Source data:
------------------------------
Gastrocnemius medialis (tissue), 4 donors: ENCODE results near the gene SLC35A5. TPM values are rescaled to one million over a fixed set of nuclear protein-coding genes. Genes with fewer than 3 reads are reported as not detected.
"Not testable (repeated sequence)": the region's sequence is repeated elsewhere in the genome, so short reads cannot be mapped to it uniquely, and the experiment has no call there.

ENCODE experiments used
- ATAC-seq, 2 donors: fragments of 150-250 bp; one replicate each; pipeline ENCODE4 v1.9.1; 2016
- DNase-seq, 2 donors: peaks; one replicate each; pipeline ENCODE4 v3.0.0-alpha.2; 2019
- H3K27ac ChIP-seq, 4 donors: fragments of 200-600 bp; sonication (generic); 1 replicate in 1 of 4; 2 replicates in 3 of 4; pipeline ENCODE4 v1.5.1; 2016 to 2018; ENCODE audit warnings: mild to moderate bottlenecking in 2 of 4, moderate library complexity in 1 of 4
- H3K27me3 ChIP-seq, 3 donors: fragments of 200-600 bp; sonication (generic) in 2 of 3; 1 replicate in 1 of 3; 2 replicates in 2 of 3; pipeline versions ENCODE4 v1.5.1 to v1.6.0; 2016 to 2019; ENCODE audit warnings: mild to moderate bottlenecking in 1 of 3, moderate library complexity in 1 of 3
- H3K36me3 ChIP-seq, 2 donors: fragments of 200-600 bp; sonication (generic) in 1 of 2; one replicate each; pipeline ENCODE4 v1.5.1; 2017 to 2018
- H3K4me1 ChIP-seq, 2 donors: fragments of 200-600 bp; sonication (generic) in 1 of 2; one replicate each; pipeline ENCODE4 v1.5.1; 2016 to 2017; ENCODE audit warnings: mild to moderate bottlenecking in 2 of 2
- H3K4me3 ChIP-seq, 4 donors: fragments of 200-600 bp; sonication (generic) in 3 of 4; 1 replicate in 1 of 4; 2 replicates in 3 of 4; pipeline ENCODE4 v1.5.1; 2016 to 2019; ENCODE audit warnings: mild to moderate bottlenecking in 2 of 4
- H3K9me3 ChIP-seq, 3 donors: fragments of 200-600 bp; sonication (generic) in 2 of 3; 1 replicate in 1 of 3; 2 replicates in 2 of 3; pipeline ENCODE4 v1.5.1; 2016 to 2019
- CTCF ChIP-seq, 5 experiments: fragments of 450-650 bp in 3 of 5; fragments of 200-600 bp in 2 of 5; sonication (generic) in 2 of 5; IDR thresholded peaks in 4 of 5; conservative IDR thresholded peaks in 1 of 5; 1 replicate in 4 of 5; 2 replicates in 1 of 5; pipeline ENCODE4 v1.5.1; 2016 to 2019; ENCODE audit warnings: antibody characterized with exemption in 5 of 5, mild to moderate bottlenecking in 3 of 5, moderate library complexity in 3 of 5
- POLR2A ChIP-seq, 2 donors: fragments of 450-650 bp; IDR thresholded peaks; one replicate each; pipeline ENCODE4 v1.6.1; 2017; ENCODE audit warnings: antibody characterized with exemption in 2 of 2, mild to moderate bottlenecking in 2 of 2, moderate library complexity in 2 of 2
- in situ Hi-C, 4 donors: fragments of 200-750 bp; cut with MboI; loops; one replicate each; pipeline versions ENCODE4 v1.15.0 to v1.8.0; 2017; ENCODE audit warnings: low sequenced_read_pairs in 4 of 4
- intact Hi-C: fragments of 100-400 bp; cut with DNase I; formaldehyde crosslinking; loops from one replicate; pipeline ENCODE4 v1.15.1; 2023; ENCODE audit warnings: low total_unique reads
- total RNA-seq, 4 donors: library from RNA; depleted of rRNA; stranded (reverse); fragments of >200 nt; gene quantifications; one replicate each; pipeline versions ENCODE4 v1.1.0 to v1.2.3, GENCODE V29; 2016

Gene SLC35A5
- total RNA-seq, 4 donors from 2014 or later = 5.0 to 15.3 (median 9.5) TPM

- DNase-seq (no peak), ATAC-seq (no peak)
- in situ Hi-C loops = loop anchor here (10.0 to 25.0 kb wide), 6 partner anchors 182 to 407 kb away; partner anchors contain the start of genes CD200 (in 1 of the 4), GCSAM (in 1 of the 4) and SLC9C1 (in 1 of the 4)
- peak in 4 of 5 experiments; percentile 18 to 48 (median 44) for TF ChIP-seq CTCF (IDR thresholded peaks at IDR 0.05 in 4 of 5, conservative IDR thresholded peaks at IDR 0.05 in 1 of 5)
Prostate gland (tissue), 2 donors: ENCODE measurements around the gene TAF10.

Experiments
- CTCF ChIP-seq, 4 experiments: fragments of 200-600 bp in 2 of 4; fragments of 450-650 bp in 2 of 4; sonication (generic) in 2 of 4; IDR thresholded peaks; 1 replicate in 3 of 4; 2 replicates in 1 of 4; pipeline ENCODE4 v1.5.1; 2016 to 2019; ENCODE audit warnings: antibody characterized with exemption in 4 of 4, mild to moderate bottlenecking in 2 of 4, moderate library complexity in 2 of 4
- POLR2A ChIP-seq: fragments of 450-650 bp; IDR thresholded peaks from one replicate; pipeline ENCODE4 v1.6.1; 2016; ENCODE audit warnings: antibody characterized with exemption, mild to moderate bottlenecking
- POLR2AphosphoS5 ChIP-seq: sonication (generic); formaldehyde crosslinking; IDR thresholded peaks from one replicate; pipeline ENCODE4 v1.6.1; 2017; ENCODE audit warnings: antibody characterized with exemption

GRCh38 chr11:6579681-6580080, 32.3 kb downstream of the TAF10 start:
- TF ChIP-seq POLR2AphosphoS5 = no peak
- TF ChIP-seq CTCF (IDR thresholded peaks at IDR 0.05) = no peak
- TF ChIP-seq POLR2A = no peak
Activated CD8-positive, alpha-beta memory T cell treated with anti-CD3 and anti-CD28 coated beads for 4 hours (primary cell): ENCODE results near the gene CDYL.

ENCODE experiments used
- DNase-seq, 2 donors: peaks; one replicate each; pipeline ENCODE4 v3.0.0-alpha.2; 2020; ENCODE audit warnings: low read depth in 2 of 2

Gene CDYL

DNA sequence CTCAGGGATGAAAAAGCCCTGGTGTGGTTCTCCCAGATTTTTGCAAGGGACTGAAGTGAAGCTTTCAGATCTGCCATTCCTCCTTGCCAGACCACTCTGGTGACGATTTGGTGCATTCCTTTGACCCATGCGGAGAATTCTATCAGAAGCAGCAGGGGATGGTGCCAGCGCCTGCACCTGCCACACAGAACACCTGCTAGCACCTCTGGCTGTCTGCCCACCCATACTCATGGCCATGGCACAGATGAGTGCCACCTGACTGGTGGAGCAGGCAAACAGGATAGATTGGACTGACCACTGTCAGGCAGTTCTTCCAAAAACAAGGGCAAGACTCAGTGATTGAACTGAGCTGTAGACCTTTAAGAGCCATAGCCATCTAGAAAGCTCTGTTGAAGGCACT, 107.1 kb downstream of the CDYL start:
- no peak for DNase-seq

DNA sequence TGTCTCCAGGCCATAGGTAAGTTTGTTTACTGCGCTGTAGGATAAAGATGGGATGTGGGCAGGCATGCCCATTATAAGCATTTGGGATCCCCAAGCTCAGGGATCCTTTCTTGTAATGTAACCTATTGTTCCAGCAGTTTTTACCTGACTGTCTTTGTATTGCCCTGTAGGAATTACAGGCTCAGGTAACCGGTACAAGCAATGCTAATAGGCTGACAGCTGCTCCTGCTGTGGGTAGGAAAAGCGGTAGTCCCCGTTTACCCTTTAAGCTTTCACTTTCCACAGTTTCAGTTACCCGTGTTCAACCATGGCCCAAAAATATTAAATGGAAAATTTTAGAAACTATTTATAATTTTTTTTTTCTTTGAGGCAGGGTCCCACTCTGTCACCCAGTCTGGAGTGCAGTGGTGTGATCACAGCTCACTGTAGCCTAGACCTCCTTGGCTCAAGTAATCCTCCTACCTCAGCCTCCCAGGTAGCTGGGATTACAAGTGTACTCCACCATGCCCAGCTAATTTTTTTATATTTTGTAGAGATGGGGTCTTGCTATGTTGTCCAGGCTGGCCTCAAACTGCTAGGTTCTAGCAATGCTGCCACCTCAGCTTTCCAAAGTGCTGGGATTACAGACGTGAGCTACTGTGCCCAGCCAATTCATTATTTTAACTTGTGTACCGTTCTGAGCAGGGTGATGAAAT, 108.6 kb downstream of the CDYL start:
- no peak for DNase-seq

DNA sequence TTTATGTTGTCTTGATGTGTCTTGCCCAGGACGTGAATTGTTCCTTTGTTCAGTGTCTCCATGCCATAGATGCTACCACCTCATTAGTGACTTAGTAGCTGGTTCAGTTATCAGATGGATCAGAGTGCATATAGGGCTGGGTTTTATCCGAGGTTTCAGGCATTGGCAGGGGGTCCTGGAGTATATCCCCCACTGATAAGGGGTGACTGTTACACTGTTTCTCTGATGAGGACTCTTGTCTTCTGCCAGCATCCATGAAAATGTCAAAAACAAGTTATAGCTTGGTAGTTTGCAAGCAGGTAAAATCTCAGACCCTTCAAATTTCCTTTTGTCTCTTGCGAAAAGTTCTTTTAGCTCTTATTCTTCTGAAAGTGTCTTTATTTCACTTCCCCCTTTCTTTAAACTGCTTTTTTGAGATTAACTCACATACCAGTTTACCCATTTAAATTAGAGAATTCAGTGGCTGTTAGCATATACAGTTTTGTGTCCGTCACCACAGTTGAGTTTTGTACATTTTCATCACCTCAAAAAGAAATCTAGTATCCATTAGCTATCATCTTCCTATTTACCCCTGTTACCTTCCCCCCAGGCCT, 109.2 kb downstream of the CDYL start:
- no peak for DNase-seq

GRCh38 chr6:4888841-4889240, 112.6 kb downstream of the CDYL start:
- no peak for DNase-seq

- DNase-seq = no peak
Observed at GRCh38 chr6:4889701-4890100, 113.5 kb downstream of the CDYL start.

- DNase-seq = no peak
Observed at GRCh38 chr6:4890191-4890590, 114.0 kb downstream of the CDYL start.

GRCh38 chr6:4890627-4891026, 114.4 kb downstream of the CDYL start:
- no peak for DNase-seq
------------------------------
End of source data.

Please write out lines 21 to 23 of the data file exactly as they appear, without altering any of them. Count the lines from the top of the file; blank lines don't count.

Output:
- peak in 4 of 5 experiments; percentile 18 to 48 (median 44) for TF ChIP-seq CTCF (IDR thresholded peaks at IDR 0.05 in 4 of 5, conservative IDR thresholded peaks at IDR 0.05 in 1 of 5)
Prostate gland (tissue), 2 donors: ENCODE measurements around the gene TAF10.

Experiments